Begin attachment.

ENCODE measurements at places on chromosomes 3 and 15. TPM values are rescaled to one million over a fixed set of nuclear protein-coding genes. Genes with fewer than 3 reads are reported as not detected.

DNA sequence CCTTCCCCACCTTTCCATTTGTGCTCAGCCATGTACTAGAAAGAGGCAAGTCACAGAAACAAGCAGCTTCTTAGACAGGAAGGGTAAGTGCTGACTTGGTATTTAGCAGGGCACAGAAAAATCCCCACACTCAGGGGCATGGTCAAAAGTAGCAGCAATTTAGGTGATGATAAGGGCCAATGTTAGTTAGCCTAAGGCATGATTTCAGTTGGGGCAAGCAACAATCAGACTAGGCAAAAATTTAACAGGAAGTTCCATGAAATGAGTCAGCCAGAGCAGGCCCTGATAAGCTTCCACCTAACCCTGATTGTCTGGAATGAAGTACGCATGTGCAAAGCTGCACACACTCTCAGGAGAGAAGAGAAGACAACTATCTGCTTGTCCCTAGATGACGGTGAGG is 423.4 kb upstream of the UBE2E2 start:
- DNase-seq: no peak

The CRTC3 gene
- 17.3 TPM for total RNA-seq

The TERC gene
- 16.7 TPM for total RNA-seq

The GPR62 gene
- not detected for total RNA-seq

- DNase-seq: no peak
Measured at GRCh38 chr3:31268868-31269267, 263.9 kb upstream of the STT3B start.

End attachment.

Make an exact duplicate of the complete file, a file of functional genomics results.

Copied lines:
ENCODE measurements at places on chromosomes 3 and 15. TPM values are rescaled to one million over a fixed set of nuclear protein-coding genes. Genes with fewer than 3 reads are reported as not detected.

DNA sequence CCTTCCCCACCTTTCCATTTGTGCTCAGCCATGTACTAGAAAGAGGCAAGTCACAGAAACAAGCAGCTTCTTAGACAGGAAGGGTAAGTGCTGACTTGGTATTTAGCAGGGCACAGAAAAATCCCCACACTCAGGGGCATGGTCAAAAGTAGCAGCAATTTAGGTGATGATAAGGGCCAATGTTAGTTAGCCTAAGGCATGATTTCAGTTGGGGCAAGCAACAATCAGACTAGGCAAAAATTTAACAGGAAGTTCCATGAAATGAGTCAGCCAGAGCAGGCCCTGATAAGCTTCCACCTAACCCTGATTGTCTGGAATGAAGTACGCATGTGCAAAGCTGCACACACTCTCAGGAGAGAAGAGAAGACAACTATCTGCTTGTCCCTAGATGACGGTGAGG is 423.4 kb upstream of the UBE2E2 start:
- DNase-seq: no peak

The CRTC3 gene
- 17.3 TPM for total RNA-seq

The TERC gene
- 16.7 TPM for total RNA-seq

The GPR62 gene
- not detected for total RNA-seq

- DNase-seq: no peak
Measured at GRCh38 chr3:31268868-31269267, 263.9 kb upstream of the STT3B start.